Effects of usual nutrient intake and vitamin D status on markers of bone turnover in Swiss adolescents.

Détails

ID Serval
serval:BIB_DEE79712496B
Type
Article: article d'un périodique ou d'un magazine.
Collection
Publications
Titre
Effects of usual nutrient intake and vitamin D status on markers of bone turnover in Swiss adolescents.
Périodique
European journal of clinical nutrition
Auteur(s)
Ginty F., Cavadini C., Michaud P.A., Burckhardt P., Baumgartner M., Mishra G.D., Barclay D.V.
ISSN
0954-3007
Statut éditorial
Publié
Date de publication
2004
Peer-reviewed
Oui
Volume
58
Numéro
9
Pages
1257-65
Langue
anglais
Notes
Publication types: Journal Article - Publication Status: ppublish
Résumé
OBJECTIVE: To evaluate the effects of nutrient intake and vitamin D status on markers of type I collagen formation and degradation in adolescent boys and girls. DESIGN: Cross-sectional study. SETTING: Canton of Vaud, West Switzerland. SUBJECTS: A total of 92 boys and 104 girls, aged 11-16 y. Data were collected on height, weight, pubertal status (self-assessment of Tanner stage), nutrient intake (3-day dietary record) and fasting serum concentration of 25-hydroxyvitamin D (25OHD), and markers of collagen formation (P1NP) and degradation (serum C-terminal telopeptides: S-CTX). RESULTS: Tanner stage was a significant determinant of P1NP in boys and girls and S-CTX in girls. Of the nutrients examined, only the ratio of calcium to phosphorus (Ca/P) was positively associated with P1NP in boys, after adjustment for pubertal status. 25OHD decreased significantly at each Tanner stage in boys. Overall, 15% of boys and 17% of girls were identified as being vitamin D insufficient (serum 25OHD <30 nmol/l), with the highest proportion of insufficiency at Tanner stage 4-5 (29%) in boys and at Tanner stage 3 (24%) in girls. A significant association was not found between 25OHD and either bone turnover marker, nor was 25OHD insufficiency associated with higher concentrations of the bone turnover markers. CONCLUSIONS: The marked effects of puberty on bone metabolism may have obscured any possible effects of diet and vitamin D status on markers of bone metabolism. The mechanistic basis for the positive association between dietary Ca/P ratio and P1NP in boys is not clear and may be attributable to a higher Ca intake per se, a critical balance between Ca and P intake or higher dairy product consumption. A higher incidence of vitamin D insufficiency in older adolescents may reflect a more sedentary lifestyle or increased utilisation of 25OHD, and suggests that further research is needed to define their requirements. SPONSORSHIP: Nestec Ltd and The Swiss Foundation for Research in Osteoporosis.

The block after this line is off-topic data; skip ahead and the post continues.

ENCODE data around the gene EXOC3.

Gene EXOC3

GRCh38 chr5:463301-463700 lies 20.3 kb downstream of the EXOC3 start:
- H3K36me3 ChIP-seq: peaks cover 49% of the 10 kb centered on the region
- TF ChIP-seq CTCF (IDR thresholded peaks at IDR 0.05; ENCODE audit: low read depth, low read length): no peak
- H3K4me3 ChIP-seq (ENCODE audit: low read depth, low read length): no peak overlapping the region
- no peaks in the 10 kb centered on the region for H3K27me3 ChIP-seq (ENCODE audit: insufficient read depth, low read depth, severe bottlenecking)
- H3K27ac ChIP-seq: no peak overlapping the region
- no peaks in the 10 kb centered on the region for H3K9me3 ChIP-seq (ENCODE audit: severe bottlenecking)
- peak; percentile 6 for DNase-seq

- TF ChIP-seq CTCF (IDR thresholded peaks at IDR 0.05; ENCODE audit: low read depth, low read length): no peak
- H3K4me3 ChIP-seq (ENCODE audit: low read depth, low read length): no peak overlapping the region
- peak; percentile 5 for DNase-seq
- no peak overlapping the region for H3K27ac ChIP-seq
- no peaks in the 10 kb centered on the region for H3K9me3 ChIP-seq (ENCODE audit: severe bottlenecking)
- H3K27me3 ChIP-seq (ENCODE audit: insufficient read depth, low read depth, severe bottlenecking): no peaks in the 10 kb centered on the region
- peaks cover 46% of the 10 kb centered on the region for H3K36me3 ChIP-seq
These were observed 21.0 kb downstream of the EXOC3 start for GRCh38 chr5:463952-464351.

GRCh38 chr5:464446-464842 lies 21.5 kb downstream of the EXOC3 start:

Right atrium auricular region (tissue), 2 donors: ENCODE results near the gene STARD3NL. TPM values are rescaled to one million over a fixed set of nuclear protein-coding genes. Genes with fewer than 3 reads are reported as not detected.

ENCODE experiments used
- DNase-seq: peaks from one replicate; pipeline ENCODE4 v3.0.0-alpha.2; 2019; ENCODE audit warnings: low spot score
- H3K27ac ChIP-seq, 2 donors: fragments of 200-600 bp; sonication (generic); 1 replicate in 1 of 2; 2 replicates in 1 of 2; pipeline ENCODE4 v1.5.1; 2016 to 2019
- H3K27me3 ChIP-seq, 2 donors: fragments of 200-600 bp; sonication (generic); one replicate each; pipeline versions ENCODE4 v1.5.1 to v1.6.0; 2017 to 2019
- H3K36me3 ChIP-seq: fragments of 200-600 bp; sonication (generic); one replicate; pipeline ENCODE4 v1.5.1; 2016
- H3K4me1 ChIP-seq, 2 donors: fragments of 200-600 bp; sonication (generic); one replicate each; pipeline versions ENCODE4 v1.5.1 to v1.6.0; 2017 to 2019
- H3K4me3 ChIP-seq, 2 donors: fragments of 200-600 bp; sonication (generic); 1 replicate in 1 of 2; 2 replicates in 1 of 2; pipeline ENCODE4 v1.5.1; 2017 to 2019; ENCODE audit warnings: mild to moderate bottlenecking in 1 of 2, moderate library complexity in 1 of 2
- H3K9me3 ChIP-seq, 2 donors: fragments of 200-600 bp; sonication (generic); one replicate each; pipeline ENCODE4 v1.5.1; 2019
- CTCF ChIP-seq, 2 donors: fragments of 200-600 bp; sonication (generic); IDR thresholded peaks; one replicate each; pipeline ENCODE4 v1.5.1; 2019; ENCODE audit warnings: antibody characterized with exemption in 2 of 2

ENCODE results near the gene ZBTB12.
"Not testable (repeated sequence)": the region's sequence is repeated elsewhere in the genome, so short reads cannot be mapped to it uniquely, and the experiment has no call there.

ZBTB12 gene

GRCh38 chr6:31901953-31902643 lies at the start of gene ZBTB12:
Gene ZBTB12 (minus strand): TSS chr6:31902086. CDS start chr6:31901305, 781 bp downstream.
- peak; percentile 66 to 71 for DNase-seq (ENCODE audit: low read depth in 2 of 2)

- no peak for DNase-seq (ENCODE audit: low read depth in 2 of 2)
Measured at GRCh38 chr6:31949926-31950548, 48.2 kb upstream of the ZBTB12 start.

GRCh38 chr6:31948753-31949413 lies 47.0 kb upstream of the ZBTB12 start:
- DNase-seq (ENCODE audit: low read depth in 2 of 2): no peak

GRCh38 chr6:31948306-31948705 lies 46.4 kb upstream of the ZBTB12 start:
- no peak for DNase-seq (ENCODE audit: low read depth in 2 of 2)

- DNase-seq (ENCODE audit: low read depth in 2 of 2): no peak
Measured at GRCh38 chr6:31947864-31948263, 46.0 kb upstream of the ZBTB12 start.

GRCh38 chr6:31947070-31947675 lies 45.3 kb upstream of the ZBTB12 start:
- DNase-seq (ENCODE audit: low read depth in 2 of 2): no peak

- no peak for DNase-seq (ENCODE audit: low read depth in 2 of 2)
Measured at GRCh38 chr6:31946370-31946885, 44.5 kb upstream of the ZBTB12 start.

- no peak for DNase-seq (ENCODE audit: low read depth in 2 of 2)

Mots-clé
Adolescent, Bone and Bones, Calcium, Child, Collagen, Cross-Sectional Studies, Diet Records, Female, Food Habits, Humans, Male, Nutritional Requirements, Nutritional Status, Peptide Fragments, Phosphorus, Procollagen, Puberty, Switzerland, Vitamin D, Vitamin D Deficiency
Pubmed
Web of science
Open Access
Oui
Création de la notice
05/03/2008 15:57
Dernière modification de la notice
20/08/2019 16:03
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